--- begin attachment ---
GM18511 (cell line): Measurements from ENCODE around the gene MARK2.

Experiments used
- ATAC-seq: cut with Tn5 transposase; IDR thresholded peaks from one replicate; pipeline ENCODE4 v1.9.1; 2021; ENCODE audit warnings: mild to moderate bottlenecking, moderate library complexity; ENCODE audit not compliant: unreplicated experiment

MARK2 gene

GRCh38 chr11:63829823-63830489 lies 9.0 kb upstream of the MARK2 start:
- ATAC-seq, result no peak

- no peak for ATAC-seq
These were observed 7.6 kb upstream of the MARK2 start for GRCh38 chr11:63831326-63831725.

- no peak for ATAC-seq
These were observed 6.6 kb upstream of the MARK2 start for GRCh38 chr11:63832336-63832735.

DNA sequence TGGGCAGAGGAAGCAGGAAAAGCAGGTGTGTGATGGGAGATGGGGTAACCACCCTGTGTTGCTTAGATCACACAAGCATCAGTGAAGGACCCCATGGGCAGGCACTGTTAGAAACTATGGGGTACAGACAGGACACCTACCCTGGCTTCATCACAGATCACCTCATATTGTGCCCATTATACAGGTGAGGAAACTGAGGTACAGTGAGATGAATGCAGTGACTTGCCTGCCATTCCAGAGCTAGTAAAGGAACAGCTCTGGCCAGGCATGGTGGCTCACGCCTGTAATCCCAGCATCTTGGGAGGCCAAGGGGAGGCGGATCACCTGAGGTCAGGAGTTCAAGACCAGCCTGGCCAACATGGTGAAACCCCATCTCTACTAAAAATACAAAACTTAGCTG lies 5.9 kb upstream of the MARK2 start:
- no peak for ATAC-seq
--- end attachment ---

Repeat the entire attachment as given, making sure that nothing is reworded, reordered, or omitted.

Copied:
GM18511 (cell line): Measurements from ENCODE around the gene MARK2.

Experiments used
- ATAC-seq: cut with Tn5 transposase; IDR thresholded peaks from one replicate; pipeline ENCODE4 v1.9.1; 2021; ENCODE audit warnings: mild to moderate bottlenecking, moderate library complexity; ENCODE audit not compliant: unreplicated experiment

MARK2 gene

GRCh38 chr11:63829823-63830489 lies 9.0 kb upstream of the MARK2 start:
- ATAC-seq, result no peak

- no peak for ATAC-seq
These were observed 7.6 kb upstream of the MARK2 start for GRCh38 chr11:63831326-63831725.

- no peak for ATAC-seq
These were observed 6.6 kb upstream of the MARK2 start for GRCh38 chr11:63832336-63832735.

DNA sequence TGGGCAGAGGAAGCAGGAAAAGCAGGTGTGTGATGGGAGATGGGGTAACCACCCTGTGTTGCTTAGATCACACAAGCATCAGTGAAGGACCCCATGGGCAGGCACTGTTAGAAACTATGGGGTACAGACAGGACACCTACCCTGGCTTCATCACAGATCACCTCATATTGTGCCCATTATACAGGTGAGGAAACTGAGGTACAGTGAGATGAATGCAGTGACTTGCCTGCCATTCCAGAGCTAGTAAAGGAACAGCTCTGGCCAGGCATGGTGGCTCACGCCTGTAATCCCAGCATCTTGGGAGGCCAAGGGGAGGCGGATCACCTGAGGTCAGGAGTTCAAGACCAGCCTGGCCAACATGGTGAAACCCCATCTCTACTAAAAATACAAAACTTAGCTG lies 5.9 kb upstream of the MARK2 start:
- no peak for ATAC-seq